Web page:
If I have the attached file of 100 people with this dataset with the following demographics/regions:

  • Region: Center: 12%, East: 62%, West: 26%
  • Sex: Female: 82%, Male: 18%
  • Party: D: 89%, R: 4%, O: 7%
  • Race: Black: 41%, Caucasian: 56%, Hispanic: 3%

If I load that into R to create a linear regression model based off the support column, is there a way for me to weight those results to fit these demographics/regions?

  • Region: Center: 14%, East: 50%, West: 36%
  • Sex: Female: 82%, Male: 18%
  • Party: D: 60%, R: 26%, O: 14%
  • Race: Black: 25%, Caucasian: 72%, Hispanic: 3%

In the same attached file, there are breakdowns of all four of these criteria in the unweighted tab (first dataset) and weighted tab (second dataset).

Also this would ideally be in R since this is where I'd create the model -- but open to doing something somewhere else too if it makes a big difference.


EDIT: Original post had age as a criteria which was removed to make the example less complicated.

  • $\begingroup$ This also seemed like a better fit for Cross Validated than somewhere like Stack Overflow, but please let me know if I'm mistaken and will happily move it. Thanks! $\endgroup$
    – Ryan
    Nov 14, 2016 at 20:37
  • $\begingroup$ Did you run logistic or simple linear regression? $\endgroup$
    – Nik Tuzov
    Nov 14, 2016 at 20:39
  • $\begingroup$ @NikTuzov Logistic -- but also super interested to hear about how weighting these numbers would be different pending the type of regression, since I'd need to do that in both forms. $\endgroup$
    – Ryan
    Nov 14, 2016 at 20:43
  • $\begingroup$ @NikTuzov Do you know anything about this? docs.google.com/… Closest I could find but I don't think I'm as well versed in R yet to read this and fully understand how it'd do what I'm asking. $\endgroup$
    – Ryan
    Nov 14, 2016 at 23:08
  • $\begingroup$ What is your goal? Is it to fit the model on the first dataset, and then get the predicted values for the second dataset? $\endgroup$
    – Nik Tuzov
    Nov 15, 2016 at 20:54

1 Answer 1


If you have only the first data set, then in order to predict the number of "Yes" responses for the second data set, more information is needed. For instance, if we looked just at Gender, then it's possible to estimate $P\{Yes | Male\}$ and $P\{Yes | Female\}$ from the first data set. Since the number of males and females in the 2nd data set is known, it's possible to use that information to predict "support". If you want to consider more factors, it becomes hard/impossible. E.g. if Region is also of interest, then for the 2nd data set you need to know the count of males and females by the region. If you want to consider all five factors, then you need to know the count of people in each of 3*2*4*3*3 cells of the 5-dimensional table that describes the 2nd dataset.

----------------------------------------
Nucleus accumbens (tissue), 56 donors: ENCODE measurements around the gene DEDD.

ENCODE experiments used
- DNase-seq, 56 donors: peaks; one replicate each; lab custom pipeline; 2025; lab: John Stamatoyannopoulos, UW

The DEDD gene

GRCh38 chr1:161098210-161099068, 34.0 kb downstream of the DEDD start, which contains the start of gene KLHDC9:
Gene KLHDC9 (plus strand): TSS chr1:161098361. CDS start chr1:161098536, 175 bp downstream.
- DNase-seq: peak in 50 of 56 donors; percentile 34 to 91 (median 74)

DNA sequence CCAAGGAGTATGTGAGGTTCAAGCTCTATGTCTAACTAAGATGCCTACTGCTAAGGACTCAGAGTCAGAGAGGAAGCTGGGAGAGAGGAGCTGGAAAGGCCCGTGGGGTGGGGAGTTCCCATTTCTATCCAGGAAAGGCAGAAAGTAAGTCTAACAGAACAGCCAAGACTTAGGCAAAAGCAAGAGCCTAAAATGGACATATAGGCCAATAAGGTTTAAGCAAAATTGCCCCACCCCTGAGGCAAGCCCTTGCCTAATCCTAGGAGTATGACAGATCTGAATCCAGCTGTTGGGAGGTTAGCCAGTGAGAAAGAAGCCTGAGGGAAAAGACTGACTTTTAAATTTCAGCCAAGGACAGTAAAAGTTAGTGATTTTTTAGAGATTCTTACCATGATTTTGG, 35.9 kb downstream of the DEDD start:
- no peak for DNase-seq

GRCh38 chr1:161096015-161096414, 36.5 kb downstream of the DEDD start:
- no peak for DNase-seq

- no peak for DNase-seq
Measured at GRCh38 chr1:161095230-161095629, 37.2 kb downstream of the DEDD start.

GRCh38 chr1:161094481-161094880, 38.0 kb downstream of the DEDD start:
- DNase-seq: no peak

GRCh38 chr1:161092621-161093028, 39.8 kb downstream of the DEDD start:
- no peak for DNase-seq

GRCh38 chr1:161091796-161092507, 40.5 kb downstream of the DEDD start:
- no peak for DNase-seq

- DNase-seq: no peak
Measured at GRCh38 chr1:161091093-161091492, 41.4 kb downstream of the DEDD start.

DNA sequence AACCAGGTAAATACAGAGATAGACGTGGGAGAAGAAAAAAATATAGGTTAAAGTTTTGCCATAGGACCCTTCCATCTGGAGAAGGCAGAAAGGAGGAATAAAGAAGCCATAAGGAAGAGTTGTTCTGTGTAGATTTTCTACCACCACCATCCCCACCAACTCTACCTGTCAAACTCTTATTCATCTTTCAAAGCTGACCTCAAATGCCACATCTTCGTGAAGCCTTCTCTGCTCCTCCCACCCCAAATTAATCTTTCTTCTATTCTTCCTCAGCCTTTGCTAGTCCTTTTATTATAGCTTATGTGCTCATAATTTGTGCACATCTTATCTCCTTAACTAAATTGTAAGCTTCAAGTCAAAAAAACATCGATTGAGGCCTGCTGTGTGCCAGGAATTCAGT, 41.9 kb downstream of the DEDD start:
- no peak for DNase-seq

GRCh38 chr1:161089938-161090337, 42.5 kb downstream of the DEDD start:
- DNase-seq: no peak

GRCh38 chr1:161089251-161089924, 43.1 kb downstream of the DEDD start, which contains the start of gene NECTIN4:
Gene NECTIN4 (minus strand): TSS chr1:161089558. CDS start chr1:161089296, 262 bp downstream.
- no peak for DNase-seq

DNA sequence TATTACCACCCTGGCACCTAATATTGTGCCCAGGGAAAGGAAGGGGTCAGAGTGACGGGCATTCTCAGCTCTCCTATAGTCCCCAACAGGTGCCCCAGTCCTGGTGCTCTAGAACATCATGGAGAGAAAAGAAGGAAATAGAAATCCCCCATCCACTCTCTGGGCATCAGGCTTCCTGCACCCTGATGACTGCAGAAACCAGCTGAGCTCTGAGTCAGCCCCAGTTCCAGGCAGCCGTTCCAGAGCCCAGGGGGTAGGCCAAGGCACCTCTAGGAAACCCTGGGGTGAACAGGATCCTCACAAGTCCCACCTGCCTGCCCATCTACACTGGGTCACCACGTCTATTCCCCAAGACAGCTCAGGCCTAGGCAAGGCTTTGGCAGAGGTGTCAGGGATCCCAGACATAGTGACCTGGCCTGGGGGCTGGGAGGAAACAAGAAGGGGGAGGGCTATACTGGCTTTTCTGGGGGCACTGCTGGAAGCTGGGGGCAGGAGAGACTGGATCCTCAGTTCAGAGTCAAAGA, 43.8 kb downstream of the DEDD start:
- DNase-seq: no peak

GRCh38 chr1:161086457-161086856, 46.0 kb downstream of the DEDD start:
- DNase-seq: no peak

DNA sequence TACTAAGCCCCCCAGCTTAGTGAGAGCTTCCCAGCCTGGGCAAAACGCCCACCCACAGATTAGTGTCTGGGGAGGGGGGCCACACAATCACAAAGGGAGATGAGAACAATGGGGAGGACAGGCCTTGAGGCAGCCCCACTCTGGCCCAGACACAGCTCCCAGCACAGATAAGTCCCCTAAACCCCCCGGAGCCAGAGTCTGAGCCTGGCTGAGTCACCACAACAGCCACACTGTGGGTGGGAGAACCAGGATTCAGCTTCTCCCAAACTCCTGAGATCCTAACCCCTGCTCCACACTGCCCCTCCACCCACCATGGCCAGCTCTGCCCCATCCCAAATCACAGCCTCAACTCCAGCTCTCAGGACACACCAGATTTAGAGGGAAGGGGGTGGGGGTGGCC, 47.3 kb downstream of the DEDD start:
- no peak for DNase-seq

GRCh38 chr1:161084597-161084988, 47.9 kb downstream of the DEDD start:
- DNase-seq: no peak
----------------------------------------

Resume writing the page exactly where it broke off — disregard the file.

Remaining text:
• $\begingroup$ Thanks! And yes -- if I do know all the breakdowns from the first and the second dataset, is it possible to lay out how to effectively do something like this in R before running the logistic regression? I can do whatever breakdowns are necessary to make it work -- it's all the same dataset I attached in the question. The first layout of numbers is what I got back and the second set is how I'd like them weighted before creating the model. Happy to provide additional information if it helps -- but would love to know how it's done assuming I do have all the breakdowns. $\endgroup$
    – Ryan
    Nov 16, 2016 at 23:14
  • $\begingroup$ This is the dataset again: drive.google.com/file/d/0B5bpg7DkSUq0VlRZNTU5VHFENVE/view -- and if a five-dimensional table is too much to do, I can extrapolate on my own if we just want to do do weights by gender and region, for example. But would love to get help since I'm stuck on the workflow in R. Can get the data, can run the model, and predict support -- but not based on the needed weights. And it's fine if doing this increases my standard error. Thanks again! $\endgroup$
    – Ryan
    Nov 16, 2016 at 23:17
  • $\begingroup$ Here's actually a new link to the unweighted and weighted samples with four of the criteria above (removed age to make it less complicated): docs.google.com/spreadsheets/d/… $\endgroup$
    – Ryan
    Nov 17, 2016 at 15:02
  • $\begingroup$ (Hope this is my last comment on this!) But I also know my unweighted sample is missing some necessary regions, so if it's possible to still get help on doing this just on sex, party, and race, that'd be great. Thanks again! $\endgroup$
    – Ryan
    Nov 17, 2016 at 15:06
  • $\begingroup$ If you know all of the breakdowns for the 2nd dataset, then you can train the model on the first dataset and use "predict" function to estimate Support for the 2nd dataset. That is, you don't have to weight anything. The general usage is shown here: theanalysisfactor.com/r-tutorial-glm1 $\endgroup$
    – Nik Tuzov
    Nov 17, 2016 at 17:35

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